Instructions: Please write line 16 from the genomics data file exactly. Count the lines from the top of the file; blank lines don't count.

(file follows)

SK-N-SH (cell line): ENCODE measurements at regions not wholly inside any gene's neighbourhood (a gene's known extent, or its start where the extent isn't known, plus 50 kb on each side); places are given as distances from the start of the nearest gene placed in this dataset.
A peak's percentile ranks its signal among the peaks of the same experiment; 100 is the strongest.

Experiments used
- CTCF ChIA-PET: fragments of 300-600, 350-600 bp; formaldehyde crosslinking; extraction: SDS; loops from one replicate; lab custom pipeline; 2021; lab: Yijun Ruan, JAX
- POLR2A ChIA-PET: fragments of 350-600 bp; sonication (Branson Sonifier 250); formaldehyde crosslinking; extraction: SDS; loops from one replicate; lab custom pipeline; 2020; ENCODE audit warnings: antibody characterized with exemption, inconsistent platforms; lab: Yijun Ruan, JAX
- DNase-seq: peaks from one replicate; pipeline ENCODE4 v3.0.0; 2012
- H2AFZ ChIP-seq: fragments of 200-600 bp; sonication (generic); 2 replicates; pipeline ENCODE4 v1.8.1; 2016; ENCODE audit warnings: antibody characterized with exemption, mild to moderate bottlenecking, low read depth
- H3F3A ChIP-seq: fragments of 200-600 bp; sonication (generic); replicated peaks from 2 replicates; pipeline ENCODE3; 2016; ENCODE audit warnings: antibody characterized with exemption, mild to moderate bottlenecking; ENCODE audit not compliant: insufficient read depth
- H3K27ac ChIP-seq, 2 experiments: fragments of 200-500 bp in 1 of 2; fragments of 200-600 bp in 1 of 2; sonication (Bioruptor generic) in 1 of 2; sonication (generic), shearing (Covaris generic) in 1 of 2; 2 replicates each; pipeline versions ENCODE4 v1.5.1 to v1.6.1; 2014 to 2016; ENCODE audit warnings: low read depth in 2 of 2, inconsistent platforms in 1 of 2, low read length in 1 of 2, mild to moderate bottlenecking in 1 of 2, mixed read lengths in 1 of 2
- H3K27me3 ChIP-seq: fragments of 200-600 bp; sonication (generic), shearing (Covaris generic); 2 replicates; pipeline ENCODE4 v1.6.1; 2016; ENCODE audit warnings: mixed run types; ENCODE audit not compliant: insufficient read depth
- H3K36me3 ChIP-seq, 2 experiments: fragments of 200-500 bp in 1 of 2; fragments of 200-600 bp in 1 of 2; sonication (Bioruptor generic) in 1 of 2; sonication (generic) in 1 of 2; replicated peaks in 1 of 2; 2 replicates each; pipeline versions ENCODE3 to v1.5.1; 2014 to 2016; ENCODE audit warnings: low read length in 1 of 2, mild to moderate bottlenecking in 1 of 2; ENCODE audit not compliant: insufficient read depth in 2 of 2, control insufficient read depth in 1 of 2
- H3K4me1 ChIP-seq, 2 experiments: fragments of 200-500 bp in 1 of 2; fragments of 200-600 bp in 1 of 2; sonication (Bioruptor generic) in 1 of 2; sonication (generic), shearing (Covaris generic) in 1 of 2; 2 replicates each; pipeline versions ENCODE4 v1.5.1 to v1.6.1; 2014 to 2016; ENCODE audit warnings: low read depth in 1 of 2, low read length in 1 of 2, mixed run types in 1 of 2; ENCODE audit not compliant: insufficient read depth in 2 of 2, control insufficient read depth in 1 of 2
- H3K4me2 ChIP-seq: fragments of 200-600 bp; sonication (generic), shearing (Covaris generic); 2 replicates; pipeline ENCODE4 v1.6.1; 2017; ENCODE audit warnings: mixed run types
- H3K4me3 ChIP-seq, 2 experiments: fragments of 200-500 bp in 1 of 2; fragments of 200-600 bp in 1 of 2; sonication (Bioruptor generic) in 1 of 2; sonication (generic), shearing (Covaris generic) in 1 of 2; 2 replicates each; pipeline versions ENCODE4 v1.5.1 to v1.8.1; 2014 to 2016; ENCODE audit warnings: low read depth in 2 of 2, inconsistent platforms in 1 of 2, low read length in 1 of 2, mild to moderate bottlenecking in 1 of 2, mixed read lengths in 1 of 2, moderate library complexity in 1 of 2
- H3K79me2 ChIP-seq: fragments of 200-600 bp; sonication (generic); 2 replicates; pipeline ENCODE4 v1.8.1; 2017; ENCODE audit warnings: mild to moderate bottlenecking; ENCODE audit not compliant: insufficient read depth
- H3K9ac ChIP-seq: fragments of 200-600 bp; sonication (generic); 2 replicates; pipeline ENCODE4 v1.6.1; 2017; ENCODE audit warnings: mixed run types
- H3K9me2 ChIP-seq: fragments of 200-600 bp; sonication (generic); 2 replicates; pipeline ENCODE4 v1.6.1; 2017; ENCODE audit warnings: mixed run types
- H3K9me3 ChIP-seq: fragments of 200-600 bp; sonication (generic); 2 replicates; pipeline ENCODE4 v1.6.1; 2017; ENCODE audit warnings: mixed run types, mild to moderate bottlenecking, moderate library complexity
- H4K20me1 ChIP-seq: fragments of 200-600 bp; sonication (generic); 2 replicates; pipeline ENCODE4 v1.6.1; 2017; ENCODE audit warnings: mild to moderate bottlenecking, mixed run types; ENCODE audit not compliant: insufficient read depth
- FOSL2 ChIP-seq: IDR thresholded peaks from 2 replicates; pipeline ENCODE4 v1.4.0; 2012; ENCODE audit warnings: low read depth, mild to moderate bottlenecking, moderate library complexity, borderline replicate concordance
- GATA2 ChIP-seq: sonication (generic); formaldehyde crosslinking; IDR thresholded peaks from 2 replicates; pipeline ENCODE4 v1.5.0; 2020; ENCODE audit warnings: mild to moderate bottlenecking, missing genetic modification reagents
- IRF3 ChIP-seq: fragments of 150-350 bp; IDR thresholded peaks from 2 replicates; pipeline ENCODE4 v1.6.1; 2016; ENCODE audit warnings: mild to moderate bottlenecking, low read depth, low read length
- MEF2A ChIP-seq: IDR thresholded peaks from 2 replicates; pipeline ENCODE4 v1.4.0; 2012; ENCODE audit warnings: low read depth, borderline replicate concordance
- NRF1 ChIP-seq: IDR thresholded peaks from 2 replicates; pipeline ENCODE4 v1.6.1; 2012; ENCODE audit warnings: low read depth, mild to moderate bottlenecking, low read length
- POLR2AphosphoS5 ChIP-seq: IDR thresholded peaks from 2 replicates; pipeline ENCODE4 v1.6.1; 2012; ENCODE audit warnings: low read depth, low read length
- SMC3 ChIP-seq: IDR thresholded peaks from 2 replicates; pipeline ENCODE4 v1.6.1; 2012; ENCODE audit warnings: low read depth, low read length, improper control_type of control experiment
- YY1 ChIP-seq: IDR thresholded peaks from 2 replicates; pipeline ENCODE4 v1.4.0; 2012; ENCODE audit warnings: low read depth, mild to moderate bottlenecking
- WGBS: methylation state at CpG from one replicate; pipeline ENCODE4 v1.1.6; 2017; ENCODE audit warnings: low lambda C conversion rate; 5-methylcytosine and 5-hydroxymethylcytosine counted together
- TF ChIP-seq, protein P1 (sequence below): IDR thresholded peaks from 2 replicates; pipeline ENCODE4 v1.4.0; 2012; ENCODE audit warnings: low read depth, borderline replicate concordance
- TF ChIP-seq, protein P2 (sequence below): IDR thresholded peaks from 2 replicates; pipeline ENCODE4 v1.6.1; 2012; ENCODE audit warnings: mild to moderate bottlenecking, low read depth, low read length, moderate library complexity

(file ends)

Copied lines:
- H3K9ac ChIP-seq: fragments of 200-600 bp; sonication (generic); 2 replicates; pipeline ENCODE4 v1.6.1; 2017; ENCODE audit warnings: mixed run types